Originally developed in China as a form of self-defense, T'ai Chi is a graceful form of exercise that has existed for some 2,000 years. Practiced regularly, T'ai Chi can help you reduce stress and enjoy other health benefits. T'ai Chi is a non-competitive, self-paced system of gentle physical exercise and stretching. To do T'ai Chi, you perform a series of postures or movements in a slow, graceful manner. Each posture flows into the next without pausing. Anyone, regardless of age or physical ability, can practice T'ai Chi. It does not take physical prowess. Rather, T'ai Chi emphasizes technique over strength.
Tai chi is used to:
T'ai chi has more than 100 possible movements and positions. You can find several that you like and stick with those, or explore the full range. The intensity of T'ai Chi varies somewhat depending on the form or style practiced. Some forms of T'ai Chi are more fast-paced than others, for instance. However, most forms are gentle and suitable for everyone. And they all include rhythmic patterns of movement that are coordinated with breathing.
- Reduce stress.
- Increase flexibility.
- Improve muscle strength and definition.
- Increase energy, stamina and agility.
- Increase feelings of well-being.
Although T'ai Chi is generally safe, consider talking with your health care practitioner before starting a new program. This is particularly important if you have any problems with your joints, spine or heart.
STRESS REDUCTION & OTHER BENEFITS OF T'AI CHI
Like other practices that bring mind and body together, T'ai Chi can reduce stress. During t'ai chi, you focus on movement and breathing. This combination creates a state of relaxation and calm. Stress, anxiety and tension should melt away as you focus on the present, and the effects may last well after you stop your T'ai Chi session.
T'ai Chi may also help your overall health, although it is not a substitute for traditional medical care. T'ai Chi is generally safe for people of all ages and levels of fitness. Older adults may especially find T'ai Chi appealing because the movements are low impact and put minimal stress on muscles and joints. T'ai Chi may also be helpful if you have arthritis or are recovering from an injury.
Despite its ancient history, T'ai Chi has been studied scientifically only in recent years. And that research is suggesting that T'ai Chi may offer numerous other benefits beyond stress reduction, including:
- Reducing anxiety and depression.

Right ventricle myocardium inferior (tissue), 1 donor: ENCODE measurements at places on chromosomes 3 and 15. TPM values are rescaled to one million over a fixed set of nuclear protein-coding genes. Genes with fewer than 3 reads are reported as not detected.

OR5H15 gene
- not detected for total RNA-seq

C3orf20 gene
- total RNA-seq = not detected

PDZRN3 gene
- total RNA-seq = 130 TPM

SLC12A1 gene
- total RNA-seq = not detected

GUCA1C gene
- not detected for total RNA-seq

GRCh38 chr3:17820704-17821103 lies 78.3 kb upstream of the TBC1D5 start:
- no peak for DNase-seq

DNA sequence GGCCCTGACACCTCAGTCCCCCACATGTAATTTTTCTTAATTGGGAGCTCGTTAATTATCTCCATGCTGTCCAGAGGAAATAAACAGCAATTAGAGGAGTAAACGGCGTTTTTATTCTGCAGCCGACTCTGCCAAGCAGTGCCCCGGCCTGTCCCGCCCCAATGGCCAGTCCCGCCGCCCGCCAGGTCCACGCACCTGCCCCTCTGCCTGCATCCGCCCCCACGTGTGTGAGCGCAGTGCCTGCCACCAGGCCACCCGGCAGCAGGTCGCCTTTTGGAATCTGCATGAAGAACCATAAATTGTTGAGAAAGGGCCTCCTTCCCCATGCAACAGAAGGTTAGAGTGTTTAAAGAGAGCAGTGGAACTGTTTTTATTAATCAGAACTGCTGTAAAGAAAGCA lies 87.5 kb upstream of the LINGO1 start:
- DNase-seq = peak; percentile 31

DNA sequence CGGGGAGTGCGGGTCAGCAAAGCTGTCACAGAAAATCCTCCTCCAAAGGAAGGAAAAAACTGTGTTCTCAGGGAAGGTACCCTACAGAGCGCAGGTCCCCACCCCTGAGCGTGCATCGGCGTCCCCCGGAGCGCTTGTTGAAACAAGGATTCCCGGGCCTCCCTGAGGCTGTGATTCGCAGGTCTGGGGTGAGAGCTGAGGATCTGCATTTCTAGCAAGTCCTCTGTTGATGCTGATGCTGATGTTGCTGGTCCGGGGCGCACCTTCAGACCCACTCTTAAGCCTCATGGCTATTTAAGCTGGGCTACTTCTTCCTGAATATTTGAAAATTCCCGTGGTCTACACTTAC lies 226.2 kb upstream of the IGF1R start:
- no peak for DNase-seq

- Improving balance and coordination.
- Reducing the number of falls.
- Improving sleep quality, such as staying asleep longer at night and feeling more alert during the day.
- Slowing bone loss in women after menopause.
- Lowering blood pressure.
- Improving cardiovascular fitness.
- Relieving chronic pain.
- Improving everyday physical functioning.
LEARNING TO DO T'AI CHI
If you are wondering how to get started in T'ai Chi, you do not need any special clothing or equipment to do T'ai Chi. To gain full benefits, however, it may be best to seek guidance from a qualified t'ai chi instructor.
EVIDENCE & RESEARCH
Research indicates that T'ai Chi relaxes the muscles and nervous system and benefits posture and joint flexibility. In 1996, a trial in Atlanta found T'ai Chi could help improve the health of elderly people. A study published in the UK Journal of Psychosomatic Research in 1992 showed that T'ai Chi could reduce symptoms of stress. In a 1989 study, American researchers found that T'ai Chi improved breathing without straining the heart.
CONVENTIONAL MEDICAL OPINION
Many conventional health care providers might value T'ai Chi as a form of exercise and as a relaxation and breathing technique. Most would, however, be wary of the theory of qi and meridians.
CONSULTING A PRACTITIONER
Although video courses and books are available, it is better to attend classes with a teacher, who can explain the philosophy of T'ai Chi and ensure that sequences are learned correctly. A T'ai Chi instructor can teach you specific positions and how to regulate your breathing. An instructor also can teach you how to practice T'ai Chi safely, especially if you have injuries, chronic conditions, or balance or coordination problems. Although T'ai Chi is slow and gentle, with virtually no negative side effects, injuries are possible if T'ai Chi is not done properly. It is possible you could strain yourself or overdo it when first learning. Or if you have balance problems, you could fall during T'ai Chi.